The 359th FG entered combat in mid-December 1943 after some of the pilots had already flown combat missions with another fighter group. It began operations with Republic P-47 Thunderbolts, later converting to North American P-51 Mustangs in April 1944. In combat the group flew escort, patrol, strafing, dive-bombing, and weather-reconnaissance missions. At first, it was engaged primarily in escort activities to cover Boeing B-17 Flying Fortress and Consolidated B-24 Liberator bombers that attacked airfields in France, and later expanded their area of operations to provide escort for bombers that struck rail centers in Germany and oil targets in Poland.

The group supported the invasion of Normandy during June 1944 by patrolling the English Channel, escorting bombardment formations to the French coast, and dive-bombing and strafing bridges, locomotives, and rail lines near the battle area.

During the period July 1944 - February 1945, the group was engaged chiefly in escorting bombers to oil refineries, marshalling yards, and other targets in such cities as Ludwigshafen, Stuttgart, Frankfurt, Berlin, Merseburg, and Brux. The 359th FG received a Distinguished Unit Citation for operations over Germany on 11 September 1944 when the group protected a formation of heavy bombers against large numbers of enemy fighters.

In addition to its escort duties, the 359th supported campaigns in France during July and August 1944, bombed enemy positions to support the airborne invasion of the Netherlands in September, and participated in the Battle of the Bulge (December 1944-January 1945). The group flew missions to support the assault across the Rhine in March 1945, and escorted medium bombers that attacked various communications targets, February–April 1945.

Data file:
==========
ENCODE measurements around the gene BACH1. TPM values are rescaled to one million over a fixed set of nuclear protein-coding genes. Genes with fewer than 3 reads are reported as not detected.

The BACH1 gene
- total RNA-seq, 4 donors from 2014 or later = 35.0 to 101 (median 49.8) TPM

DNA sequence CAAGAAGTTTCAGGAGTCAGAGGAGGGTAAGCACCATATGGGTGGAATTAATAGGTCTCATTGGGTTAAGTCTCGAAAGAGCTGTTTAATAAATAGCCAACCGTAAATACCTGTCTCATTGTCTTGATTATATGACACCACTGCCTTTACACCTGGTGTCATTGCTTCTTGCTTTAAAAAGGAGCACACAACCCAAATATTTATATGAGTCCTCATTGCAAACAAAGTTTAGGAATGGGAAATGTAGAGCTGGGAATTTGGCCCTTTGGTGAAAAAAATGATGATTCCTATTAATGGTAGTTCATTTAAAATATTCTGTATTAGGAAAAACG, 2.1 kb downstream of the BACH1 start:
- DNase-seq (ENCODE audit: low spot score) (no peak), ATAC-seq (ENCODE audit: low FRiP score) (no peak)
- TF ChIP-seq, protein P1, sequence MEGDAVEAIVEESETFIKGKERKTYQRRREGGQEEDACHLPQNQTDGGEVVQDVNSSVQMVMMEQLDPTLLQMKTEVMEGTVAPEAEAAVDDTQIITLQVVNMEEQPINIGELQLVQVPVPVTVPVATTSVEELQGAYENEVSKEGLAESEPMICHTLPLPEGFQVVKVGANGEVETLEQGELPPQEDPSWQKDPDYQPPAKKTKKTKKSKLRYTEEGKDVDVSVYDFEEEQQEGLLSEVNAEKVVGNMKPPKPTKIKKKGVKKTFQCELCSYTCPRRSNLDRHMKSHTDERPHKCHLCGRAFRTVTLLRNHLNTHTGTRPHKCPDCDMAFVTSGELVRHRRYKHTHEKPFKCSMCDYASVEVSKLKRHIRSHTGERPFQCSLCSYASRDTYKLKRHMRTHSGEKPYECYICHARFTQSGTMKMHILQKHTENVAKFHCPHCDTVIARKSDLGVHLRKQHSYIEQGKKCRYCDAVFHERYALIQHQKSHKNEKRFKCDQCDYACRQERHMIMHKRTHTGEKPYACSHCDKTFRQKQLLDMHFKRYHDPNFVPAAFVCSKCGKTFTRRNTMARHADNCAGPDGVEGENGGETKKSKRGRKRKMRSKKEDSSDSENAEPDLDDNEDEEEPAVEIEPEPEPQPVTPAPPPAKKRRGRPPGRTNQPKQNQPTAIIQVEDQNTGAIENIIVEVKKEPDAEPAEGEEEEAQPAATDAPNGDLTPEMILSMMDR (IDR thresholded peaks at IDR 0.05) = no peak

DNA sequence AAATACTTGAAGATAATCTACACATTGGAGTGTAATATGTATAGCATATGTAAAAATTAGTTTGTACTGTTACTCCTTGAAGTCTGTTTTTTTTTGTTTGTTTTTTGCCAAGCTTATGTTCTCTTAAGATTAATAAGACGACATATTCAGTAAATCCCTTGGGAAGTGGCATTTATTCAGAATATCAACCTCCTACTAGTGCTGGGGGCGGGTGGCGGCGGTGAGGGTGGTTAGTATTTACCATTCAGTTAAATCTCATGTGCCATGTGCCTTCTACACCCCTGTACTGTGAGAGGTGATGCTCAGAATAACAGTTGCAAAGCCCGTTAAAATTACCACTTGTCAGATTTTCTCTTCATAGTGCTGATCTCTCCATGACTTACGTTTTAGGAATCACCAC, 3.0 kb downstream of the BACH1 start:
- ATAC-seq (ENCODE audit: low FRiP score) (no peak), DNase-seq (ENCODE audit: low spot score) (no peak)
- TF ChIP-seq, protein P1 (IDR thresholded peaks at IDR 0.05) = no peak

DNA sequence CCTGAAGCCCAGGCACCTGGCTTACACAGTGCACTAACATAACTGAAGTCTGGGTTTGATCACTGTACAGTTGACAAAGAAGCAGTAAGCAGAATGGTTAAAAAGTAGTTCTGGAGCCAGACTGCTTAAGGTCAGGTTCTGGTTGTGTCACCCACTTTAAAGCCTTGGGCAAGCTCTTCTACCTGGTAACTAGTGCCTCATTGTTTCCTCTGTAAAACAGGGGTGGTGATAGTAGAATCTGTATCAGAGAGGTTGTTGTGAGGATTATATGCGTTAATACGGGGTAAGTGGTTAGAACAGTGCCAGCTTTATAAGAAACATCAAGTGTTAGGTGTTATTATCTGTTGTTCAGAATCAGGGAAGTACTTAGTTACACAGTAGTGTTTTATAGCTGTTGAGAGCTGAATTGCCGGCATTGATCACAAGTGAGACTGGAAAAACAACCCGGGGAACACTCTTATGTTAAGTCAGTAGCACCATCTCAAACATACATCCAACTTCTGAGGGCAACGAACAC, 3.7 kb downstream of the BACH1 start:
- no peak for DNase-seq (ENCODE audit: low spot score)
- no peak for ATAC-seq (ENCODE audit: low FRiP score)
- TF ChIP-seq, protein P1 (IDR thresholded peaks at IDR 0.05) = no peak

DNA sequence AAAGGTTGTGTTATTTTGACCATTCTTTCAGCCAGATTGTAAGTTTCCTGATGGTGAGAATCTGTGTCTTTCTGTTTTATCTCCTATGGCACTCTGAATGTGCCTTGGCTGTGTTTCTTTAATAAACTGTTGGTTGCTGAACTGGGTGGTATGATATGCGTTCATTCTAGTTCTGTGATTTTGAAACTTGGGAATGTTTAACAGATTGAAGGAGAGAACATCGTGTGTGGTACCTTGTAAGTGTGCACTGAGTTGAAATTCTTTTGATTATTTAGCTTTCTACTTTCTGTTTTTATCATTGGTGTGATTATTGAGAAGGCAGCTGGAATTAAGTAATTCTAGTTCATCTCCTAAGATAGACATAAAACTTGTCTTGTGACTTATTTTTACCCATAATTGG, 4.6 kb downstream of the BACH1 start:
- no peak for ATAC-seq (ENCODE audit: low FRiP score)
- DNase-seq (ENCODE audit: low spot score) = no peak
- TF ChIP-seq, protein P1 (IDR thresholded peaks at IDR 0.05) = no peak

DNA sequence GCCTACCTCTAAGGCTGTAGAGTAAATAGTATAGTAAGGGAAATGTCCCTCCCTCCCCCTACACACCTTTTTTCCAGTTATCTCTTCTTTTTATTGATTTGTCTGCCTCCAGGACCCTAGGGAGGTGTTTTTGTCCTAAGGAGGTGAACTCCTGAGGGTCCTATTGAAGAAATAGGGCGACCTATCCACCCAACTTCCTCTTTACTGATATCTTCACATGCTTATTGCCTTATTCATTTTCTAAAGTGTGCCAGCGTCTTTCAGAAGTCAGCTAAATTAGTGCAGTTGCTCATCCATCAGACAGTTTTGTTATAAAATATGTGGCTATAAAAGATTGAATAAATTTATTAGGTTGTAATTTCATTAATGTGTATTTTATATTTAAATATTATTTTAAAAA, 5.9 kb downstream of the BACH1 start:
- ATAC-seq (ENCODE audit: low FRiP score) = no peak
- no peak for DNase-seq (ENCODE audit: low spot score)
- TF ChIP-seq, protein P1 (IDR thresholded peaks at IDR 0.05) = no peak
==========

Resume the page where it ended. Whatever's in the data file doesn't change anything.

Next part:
The 359th Fighter Group returned to Camp Kilmer, New Jersey and was inactivated on 10 November 1945.


Initially after the war ended, the field was used by the RAF as a Polish resettlement camp. With the refugees resettled by 1946, East Wretham was closed as an active airfield and became part of the British Army's Stanford Practical Training Area (also known as STANTA).

This huge training area in Norfolk has facilities for the live firing of artillery, mortars, anti-tank and machine guns as well as for dry training and bivouacking. Tanks are used during restricted periods from July to September. There are also facilities for parachuting, air-to-ground attacks and other training involving aircraft.

Many of the original World War II airfield buildings still stand, including one of the T2 hangars.

See alsoEdit


  This article incorporates public domain material from the Air Force Historical Research Agency website http://www.afhra.af.mil/.


  1. ^ Bomber Command, East Wretham
  2. ^ Sydney Percival Smith and David Scott Smith, "Lifting the Silence," (Toronto, Dundurn Press, 2010), pp 93ff. Smith's Wellington was shot down over France in December 1942. All of his crew survived, and he and one other escaped back to Britain.
  3. ^ "East Wretham". Airfields of Britain Conservation Trust. Retrieved 12 April 2020.
  4. ^ "East Wretham". American Air Museum in Britain. Retrieved 7 March 2015.
  5. ^ "85th Service Group". American Air Museum in Britain. Retrieved 7 March 2015.


  • Freeman, Roger A. (1978) Airfields of the Eighth: Then and Now. After the Battle ISBN 0-900913-09-6
  • Freeman, Roger A. (1991) The Mighty Eighth The Colour Record. Cassell & Co. ISBN 0-304-35708-1
  • Maurer, Maurer (1983). Air Force Combat Units of World War II. Maxwell AFB, Alabama: Office of Air Force History. ISBN 0-89201-092-4.
  • www.controltowers.co.uk East Wretham
  • 359th Fighter Group on www.littlefriends.co.uk
  • mighty8thaf.preller.us East Wretham
  • USAAS-USAAC-USAAF-USAF Aircraft Serial Numbers--1908 to present

External linksEdit

  • East Wretham Photo Gallery